While cleaning up a bit the files on my laptop recently, I “discovered” an old computer program that I had written some time in 2003 or so, to display the graphical evolution of the partial sums of exponential sums, and more precisely of Kloosterman sums. In other words, given a prime number p and integers a and b, this program plots the points in the complex plane corresponding to the values
and draws the line segments joining each successive Sk. (As usual, the bar over x indicates the inverse modulo p).
The resulting paths look fittingly psychedelic:
The rather badly written code (for moderately modern Linux systems) can be downloaded here; the compilation should be a straightforward
./configure ; make
the resulting executable kloostermania is then found in the src directory.
Alternatively, still for pretty recent Linux systems (at least, Fedora on Intel machines), you can get the executable here.
(I should probably state formally that the license is GPL, not that there’s much danger of a proprietary software company deciding to make a fortune and deprive mathematicians of much freedom to play with the code by selling derivatives of this program; of course, if anyone decides to add features or to make the program work, e.g., on Mac, this would be much appreciated…)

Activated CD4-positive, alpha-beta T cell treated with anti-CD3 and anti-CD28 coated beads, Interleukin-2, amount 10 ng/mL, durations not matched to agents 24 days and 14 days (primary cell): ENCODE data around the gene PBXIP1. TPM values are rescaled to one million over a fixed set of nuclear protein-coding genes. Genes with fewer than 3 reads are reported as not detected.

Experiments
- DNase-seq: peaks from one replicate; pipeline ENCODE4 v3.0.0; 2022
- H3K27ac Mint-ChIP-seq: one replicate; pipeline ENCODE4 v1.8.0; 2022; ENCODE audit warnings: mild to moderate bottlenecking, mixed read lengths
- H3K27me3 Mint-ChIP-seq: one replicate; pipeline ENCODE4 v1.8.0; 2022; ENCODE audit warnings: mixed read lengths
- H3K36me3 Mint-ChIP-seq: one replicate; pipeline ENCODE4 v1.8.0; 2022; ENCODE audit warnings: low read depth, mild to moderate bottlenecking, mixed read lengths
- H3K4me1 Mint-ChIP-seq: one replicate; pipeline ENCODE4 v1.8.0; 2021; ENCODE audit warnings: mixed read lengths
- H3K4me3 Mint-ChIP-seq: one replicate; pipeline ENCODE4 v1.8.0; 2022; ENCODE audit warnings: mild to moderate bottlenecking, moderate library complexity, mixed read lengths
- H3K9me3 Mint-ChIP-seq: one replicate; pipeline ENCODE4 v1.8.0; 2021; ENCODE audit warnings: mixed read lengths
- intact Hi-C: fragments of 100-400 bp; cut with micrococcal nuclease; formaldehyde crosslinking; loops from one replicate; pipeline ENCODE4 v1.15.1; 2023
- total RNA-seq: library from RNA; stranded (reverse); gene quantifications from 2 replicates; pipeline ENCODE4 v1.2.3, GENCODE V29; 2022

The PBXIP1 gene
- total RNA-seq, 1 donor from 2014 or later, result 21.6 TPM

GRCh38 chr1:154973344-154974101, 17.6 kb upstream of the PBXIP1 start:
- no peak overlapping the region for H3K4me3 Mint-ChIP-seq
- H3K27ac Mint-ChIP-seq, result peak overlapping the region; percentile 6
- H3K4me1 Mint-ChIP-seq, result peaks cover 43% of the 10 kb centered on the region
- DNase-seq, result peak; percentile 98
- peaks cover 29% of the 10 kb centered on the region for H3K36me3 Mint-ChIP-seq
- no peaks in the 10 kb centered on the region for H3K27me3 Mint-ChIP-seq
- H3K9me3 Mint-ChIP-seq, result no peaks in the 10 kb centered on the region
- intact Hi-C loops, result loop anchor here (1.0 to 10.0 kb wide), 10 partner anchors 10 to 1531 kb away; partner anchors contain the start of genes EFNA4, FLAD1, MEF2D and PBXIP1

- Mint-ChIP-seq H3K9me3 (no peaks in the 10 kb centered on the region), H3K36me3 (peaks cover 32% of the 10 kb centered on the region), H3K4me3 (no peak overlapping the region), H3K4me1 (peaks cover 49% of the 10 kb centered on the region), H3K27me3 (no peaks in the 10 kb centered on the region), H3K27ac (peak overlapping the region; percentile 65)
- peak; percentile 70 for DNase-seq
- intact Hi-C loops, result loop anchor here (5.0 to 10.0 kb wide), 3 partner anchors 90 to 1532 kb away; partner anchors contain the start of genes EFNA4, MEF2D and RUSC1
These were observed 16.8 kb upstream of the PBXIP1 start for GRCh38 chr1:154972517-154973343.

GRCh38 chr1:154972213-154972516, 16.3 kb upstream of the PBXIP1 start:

The program should be fairly easy to use; the File menu offers the possibility of saving the current picture as a PNG file or to print it to a PostScript file (the New and Open commands are just decoys). The Edit menu’s only interesting item is the Preference command, where the colors can be changed by clicking on the respective patches, and where the drawing of the axes can be disabled if desired. The View menu’s equally single item is used to enter the parameter for a new drawing; if the modulus p is not prime, the next prime will be selected (computed in a ridiculously inefficient way…) Finally, the current parameters and the final value of the sum are displayed at the bottom of the window…